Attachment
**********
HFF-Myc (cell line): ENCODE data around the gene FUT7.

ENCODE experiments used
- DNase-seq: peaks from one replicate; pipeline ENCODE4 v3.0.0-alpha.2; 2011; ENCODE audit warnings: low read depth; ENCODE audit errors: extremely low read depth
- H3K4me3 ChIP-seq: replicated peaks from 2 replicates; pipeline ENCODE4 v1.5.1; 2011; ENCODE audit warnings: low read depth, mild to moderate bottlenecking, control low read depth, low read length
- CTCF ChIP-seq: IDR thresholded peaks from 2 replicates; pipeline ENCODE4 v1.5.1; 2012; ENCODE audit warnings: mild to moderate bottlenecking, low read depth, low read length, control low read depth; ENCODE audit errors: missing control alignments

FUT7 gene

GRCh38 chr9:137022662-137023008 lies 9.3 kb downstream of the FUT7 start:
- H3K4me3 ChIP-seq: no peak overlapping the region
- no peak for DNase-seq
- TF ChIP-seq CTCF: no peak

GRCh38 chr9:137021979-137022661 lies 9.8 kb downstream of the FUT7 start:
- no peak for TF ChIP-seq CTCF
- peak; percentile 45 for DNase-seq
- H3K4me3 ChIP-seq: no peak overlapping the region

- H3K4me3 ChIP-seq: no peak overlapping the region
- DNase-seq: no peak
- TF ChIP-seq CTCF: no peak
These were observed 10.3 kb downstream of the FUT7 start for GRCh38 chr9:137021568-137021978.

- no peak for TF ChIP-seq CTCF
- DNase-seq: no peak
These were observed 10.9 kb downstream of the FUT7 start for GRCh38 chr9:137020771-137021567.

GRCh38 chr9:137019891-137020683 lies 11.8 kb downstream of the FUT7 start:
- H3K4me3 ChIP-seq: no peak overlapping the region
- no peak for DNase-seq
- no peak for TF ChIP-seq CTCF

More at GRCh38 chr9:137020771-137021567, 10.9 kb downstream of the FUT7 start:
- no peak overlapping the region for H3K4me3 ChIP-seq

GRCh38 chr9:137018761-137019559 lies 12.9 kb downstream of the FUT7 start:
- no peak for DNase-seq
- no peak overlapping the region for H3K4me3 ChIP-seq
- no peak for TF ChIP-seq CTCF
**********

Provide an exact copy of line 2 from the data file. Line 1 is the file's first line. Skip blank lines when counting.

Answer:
ENCODE experiments used